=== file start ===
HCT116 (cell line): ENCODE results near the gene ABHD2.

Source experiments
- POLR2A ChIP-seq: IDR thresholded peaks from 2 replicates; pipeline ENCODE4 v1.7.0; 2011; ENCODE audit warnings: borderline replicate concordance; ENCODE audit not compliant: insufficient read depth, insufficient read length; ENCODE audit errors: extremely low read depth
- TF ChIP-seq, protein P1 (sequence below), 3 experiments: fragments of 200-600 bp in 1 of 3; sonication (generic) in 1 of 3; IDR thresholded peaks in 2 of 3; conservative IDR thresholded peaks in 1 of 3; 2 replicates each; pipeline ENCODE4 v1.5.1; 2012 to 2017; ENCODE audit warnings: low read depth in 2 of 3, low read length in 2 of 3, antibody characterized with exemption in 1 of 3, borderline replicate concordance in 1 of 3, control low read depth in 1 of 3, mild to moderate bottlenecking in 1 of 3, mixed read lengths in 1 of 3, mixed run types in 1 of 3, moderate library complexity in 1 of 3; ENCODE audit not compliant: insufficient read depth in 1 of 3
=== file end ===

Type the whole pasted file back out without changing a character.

HCT116 (cell line): ENCODE results near the gene ABHD2.

Source experiments
- POLR2A ChIP-seq: IDR thresholded peaks from 2 replicates; pipeline ENCODE4 v1.7.0; 2011; ENCODE audit warnings: borderline replicate concordance; ENCODE audit not compliant: insufficient read depth, insufficient read length; ENCODE audit errors: extremely low read depth
- TF ChIP-seq, protein P1 (sequence below), 3 experiments: fragments of 200-600 bp in 1 of 3; sonication (generic) in 1 of 3; IDR thresholded peaks in 2 of 3; conservative IDR thresholded peaks in 1 of 3; 2 replicates each; pipeline ENCODE4 v1.5.1; 2012 to 2017; ENCODE audit warnings: low read depth in 2 of 3, low read length in 2 of 3, antibody characterized with exemption in 1 of 3, borderline replicate concordance in 1 of 3, control low read depth in 1 of 3, mild to moderate bottlenecking in 1 of 3, mixed read lengths in 1 of 3, mixed run types in 1 of 3, moderate library complexity in 1 of 3; ENCODE audit not compliant: insufficient read depth in 1 of 3